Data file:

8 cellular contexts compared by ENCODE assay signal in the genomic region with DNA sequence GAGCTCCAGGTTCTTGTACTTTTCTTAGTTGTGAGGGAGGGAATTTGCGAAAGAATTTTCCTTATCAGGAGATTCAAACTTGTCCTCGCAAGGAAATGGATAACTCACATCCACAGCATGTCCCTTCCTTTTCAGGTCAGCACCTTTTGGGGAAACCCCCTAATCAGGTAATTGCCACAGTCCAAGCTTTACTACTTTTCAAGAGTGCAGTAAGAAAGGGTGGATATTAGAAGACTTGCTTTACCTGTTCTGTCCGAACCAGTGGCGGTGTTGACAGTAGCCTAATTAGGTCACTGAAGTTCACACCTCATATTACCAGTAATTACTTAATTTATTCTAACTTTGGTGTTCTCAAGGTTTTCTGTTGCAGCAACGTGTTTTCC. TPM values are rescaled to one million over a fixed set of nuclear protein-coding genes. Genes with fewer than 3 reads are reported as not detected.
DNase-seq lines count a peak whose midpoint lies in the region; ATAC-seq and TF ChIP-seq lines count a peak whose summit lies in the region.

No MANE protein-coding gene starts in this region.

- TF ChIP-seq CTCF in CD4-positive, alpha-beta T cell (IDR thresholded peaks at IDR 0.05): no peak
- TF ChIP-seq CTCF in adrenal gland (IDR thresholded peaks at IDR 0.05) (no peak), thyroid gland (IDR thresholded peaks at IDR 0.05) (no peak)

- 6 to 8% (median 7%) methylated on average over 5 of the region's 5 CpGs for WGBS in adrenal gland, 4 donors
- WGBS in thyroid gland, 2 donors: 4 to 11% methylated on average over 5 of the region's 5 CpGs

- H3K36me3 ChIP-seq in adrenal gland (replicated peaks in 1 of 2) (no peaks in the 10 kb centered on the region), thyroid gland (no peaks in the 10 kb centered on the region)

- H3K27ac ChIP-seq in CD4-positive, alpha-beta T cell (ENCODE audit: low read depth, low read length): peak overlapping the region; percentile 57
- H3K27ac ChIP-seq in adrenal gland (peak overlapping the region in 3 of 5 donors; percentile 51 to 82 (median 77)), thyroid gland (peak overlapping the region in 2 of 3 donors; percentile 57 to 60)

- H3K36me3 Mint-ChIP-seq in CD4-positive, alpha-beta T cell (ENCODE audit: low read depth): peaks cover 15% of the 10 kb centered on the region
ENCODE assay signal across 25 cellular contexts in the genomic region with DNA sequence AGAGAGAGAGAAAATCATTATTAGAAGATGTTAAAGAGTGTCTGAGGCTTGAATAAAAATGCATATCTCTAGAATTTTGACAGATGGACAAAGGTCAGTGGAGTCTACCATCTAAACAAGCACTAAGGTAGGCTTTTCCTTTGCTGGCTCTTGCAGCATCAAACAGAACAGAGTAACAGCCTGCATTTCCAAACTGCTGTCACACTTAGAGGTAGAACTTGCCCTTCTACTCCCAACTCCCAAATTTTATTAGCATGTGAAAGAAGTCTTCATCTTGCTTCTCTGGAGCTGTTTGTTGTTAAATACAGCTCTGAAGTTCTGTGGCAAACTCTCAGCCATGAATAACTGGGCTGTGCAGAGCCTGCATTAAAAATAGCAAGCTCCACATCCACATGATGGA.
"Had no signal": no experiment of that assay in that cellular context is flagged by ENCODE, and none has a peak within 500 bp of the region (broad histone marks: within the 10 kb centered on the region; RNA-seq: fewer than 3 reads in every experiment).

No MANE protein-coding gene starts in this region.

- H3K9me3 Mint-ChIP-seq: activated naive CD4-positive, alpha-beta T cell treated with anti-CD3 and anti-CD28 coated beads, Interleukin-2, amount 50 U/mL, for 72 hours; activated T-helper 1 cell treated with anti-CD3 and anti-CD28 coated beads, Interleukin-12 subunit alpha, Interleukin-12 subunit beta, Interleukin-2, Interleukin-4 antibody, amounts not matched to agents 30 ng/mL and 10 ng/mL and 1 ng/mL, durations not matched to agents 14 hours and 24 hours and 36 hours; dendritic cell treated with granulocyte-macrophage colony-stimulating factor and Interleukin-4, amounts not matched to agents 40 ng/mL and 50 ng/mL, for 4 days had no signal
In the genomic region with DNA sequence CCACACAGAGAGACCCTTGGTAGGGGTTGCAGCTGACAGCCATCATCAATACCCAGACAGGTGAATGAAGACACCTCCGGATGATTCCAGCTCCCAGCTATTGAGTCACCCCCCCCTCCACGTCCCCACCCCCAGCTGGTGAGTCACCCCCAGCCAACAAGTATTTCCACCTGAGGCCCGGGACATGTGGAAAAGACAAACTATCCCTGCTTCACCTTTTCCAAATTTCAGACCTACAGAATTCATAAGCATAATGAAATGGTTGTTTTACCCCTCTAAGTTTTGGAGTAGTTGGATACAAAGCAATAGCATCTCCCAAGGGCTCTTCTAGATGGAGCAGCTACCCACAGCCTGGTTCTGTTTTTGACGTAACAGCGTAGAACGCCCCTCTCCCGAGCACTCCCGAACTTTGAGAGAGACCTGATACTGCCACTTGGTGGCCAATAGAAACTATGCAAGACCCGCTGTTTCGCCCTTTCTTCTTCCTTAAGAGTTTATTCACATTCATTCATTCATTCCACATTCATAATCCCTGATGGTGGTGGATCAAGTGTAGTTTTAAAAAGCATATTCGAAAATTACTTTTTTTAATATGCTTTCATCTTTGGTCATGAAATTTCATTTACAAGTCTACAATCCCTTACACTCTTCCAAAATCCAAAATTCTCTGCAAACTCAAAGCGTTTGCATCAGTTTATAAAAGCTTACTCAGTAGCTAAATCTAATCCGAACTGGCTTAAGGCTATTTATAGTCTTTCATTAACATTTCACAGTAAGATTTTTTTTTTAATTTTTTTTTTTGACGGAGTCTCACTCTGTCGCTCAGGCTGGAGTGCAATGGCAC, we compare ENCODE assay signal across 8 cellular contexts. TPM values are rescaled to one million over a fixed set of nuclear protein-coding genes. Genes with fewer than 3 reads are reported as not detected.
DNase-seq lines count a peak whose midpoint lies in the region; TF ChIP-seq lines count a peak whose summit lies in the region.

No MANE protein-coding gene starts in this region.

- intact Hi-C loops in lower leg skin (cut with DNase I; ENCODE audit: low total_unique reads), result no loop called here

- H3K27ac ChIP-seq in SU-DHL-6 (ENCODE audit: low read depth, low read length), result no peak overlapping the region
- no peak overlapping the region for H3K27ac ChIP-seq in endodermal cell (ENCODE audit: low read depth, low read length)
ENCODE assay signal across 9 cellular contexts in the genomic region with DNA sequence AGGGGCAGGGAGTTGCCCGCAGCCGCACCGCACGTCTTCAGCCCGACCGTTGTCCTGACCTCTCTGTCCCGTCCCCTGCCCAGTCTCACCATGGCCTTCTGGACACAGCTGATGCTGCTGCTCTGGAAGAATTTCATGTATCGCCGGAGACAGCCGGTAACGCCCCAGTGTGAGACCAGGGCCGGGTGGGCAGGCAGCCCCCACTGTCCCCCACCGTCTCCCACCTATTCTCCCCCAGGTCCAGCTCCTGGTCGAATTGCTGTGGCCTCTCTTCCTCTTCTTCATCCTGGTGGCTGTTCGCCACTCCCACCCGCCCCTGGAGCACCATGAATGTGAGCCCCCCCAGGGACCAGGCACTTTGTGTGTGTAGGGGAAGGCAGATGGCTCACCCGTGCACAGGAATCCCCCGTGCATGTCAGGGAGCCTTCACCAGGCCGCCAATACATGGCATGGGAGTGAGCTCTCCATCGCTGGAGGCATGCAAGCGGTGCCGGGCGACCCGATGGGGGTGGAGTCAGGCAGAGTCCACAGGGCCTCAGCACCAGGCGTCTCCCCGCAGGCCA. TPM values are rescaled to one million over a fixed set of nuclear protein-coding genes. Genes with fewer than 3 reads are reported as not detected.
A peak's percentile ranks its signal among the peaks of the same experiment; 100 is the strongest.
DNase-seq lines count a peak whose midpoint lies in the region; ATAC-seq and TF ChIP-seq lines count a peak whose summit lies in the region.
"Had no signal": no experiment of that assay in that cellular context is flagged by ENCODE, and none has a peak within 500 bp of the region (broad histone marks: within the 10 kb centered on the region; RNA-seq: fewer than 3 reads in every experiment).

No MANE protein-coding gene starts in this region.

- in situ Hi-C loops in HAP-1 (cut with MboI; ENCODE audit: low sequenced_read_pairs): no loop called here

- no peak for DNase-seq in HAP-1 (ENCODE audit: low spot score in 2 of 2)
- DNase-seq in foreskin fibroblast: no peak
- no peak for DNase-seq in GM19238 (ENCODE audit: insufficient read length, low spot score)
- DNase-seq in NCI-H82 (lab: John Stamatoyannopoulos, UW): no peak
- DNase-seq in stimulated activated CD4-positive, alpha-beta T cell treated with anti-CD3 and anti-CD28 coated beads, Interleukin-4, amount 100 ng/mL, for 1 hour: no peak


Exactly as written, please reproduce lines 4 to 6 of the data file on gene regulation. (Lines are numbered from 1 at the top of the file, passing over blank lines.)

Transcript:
- TF ChIP-seq CTCF in CD4-positive, alpha-beta T cell (IDR thresholded peaks at IDR 0.05): no peak
- TF ChIP-seq CTCF in adrenal gland (IDR thresholded peaks at IDR 0.05) (no peak), thyroid gland (IDR thresholded peaks at IDR 0.05) (no peak)

- 6 to 8% (median 7%) methylated on average over 5 of the region's 5 CpGs for WGBS in adrenal gland, 4 donors